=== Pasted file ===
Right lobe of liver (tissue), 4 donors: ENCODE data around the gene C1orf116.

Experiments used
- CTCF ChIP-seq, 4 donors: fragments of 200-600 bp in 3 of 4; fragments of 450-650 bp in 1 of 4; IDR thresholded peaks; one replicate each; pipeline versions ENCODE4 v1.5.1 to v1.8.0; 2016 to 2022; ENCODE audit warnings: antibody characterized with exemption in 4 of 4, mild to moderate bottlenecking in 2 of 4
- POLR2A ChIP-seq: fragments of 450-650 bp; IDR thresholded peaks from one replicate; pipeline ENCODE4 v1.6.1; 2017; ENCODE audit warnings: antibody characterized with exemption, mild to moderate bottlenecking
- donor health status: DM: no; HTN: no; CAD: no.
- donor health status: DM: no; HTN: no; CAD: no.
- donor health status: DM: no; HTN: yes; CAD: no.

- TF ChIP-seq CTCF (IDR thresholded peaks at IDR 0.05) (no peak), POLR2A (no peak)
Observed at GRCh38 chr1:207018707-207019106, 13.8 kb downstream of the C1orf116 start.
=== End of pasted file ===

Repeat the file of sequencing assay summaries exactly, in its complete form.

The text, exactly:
Right lobe of liver (tissue), 4 donors: ENCODE data around the gene C1orf116.

Experiments used
- CTCF ChIP-seq, 4 donors: fragments of 200-600 bp in 3 of 4; fragments of 450-650 bp in 1 of 4; IDR thresholded peaks; one replicate each; pipeline versions ENCODE4 v1.5.1 to v1.8.0; 2016 to 2022; ENCODE audit warnings: antibody characterized with exemption in 4 of 4, mild to moderate bottlenecking in 2 of 4
- POLR2A ChIP-seq: fragments of 450-650 bp; IDR thresholded peaks from one replicate; pipeline ENCODE4 v1.6.1; 2017; ENCODE audit warnings: antibody characterized with exemption, mild to moderate bottlenecking
- donor health status: DM: no; HTN: no; CAD: no.
- donor health status: DM: no; HTN: no; CAD: no.
- donor health status: DM: no; HTN: yes; CAD: no.

- TF ChIP-seq CTCF (IDR thresholded peaks at IDR 0.05) (no peak), POLR2A (no peak)
Observed at GRCh38 chr1:207018707-207019106, 13.8 kb downstream of the C1orf116 start.